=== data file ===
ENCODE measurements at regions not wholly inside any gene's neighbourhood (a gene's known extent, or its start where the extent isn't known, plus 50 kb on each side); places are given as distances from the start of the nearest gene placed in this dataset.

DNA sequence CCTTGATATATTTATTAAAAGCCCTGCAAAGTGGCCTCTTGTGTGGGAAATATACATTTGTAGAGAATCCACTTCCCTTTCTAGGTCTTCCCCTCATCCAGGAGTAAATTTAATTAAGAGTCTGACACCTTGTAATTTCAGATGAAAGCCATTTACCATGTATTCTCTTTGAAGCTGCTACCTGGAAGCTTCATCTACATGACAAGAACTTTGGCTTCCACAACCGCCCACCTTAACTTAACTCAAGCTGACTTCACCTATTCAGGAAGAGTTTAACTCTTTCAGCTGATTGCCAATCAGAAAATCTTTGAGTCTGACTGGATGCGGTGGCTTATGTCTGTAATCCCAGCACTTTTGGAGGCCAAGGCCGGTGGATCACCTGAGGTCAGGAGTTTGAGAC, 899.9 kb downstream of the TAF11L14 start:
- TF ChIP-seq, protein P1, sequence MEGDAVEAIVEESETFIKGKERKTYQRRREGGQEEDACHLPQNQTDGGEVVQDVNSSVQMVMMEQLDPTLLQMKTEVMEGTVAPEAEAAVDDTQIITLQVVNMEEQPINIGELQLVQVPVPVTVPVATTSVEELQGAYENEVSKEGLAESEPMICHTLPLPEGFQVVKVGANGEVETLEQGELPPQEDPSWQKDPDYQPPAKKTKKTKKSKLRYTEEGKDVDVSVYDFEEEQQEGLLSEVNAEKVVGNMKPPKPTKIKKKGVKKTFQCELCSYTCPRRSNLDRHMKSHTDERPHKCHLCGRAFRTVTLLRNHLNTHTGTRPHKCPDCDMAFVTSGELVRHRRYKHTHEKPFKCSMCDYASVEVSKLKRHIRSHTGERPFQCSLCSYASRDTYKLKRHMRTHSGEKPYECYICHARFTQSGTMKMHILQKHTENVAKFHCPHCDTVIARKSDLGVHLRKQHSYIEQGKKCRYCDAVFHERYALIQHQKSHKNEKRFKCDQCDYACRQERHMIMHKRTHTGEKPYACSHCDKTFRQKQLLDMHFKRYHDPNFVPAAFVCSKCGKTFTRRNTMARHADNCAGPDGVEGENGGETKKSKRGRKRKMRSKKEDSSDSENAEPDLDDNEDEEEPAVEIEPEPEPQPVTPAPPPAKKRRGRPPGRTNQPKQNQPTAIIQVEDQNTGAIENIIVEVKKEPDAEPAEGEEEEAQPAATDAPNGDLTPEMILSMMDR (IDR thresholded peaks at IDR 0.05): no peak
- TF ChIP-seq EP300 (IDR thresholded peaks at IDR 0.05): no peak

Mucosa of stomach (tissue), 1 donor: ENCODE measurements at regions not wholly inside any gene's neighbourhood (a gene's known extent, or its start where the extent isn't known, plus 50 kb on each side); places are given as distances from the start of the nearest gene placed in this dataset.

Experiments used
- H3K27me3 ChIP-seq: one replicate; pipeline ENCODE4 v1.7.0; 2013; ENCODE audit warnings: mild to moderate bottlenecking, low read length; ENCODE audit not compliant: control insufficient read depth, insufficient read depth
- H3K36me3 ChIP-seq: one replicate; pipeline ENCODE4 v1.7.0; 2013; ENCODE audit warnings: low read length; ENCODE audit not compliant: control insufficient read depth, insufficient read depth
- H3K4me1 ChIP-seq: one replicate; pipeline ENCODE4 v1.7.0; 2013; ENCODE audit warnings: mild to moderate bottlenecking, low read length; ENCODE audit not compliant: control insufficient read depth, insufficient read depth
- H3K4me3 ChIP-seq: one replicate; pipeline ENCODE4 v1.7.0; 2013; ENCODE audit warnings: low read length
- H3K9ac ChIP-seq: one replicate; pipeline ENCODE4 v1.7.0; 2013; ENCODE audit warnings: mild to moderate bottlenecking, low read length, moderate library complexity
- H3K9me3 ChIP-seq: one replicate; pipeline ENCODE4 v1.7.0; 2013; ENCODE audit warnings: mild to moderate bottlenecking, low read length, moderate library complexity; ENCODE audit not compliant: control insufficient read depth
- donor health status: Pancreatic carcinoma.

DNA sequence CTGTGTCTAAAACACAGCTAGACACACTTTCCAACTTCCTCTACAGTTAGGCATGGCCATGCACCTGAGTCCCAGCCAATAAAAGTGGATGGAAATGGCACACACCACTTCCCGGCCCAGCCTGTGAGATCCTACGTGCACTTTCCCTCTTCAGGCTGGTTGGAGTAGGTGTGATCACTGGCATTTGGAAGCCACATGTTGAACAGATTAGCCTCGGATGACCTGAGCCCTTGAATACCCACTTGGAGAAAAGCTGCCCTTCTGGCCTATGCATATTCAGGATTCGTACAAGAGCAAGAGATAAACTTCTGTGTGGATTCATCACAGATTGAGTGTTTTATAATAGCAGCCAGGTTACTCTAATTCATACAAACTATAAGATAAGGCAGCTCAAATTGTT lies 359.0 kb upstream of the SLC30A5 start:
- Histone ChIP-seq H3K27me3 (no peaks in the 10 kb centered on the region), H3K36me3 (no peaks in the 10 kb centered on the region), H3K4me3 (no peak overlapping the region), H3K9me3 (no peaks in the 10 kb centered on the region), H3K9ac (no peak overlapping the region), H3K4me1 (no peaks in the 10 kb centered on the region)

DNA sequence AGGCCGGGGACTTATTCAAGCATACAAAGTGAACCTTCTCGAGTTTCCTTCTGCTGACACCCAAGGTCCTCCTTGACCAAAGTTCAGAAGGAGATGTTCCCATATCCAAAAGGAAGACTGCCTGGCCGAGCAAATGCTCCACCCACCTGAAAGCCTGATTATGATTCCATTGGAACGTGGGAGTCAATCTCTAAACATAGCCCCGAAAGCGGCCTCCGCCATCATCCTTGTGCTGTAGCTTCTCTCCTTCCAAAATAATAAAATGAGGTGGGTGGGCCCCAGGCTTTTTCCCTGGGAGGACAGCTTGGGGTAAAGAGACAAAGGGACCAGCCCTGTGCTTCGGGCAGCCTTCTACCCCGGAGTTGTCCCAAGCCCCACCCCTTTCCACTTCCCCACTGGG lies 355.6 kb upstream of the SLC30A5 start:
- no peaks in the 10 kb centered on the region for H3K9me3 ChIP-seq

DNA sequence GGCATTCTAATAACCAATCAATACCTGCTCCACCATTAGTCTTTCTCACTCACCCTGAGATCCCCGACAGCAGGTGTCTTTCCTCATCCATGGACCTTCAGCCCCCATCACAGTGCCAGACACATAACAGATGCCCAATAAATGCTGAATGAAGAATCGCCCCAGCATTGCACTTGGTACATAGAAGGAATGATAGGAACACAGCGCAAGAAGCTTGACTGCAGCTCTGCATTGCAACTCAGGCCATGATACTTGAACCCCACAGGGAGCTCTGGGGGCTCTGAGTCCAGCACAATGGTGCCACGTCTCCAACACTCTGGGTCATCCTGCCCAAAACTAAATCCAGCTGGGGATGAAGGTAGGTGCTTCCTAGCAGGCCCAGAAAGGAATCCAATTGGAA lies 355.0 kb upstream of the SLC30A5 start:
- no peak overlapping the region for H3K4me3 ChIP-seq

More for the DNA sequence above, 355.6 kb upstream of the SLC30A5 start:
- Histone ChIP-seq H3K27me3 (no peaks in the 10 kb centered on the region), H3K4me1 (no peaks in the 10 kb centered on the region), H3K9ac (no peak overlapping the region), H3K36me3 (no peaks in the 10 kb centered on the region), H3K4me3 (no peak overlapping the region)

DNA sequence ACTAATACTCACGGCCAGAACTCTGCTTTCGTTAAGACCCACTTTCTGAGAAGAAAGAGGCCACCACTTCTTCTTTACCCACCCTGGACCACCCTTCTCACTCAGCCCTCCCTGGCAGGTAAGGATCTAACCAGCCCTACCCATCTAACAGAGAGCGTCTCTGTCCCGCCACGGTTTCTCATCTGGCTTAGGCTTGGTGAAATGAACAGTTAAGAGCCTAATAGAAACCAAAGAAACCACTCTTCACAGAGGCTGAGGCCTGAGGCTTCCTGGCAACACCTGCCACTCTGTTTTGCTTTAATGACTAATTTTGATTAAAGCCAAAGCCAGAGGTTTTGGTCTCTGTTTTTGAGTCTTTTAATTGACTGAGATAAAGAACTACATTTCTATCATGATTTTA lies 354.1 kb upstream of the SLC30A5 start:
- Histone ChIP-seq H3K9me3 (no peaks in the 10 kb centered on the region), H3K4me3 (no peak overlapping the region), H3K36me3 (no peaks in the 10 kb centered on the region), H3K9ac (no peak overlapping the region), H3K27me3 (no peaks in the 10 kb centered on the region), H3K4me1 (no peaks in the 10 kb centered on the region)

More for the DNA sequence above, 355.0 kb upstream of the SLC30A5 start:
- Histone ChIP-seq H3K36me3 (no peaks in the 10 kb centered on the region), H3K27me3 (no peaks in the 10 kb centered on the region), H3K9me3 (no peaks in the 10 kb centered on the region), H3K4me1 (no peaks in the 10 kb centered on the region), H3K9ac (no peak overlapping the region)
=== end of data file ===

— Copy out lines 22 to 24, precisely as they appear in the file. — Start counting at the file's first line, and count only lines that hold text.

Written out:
DNA sequence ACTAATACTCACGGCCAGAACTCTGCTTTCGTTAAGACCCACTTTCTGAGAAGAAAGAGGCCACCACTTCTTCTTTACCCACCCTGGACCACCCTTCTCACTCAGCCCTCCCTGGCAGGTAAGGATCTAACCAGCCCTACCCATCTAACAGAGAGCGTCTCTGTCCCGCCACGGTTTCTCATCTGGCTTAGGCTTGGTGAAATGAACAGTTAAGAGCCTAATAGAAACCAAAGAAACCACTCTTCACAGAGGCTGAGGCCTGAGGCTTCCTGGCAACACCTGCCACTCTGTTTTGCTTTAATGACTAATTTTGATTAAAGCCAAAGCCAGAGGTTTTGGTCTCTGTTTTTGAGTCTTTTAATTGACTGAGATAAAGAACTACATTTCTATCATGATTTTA lies 354.1 kb upstream of the SLC30A5 start:
- Histone ChIP-seq H3K9me3 (no peaks in the 10 kb centered on the region), H3K4me3 (no peak overlapping the region), H3K36me3 (no peaks in the 10 kb centered on the region), H3K9ac (no peak overlapping the region), H3K27me3 (no peaks in the 10 kb centered on the region), H3K4me1 (no peaks in the 10 kb centered on the region)

More for the DNA sequence above, 355.0 kb upstream of the SLC30A5 start: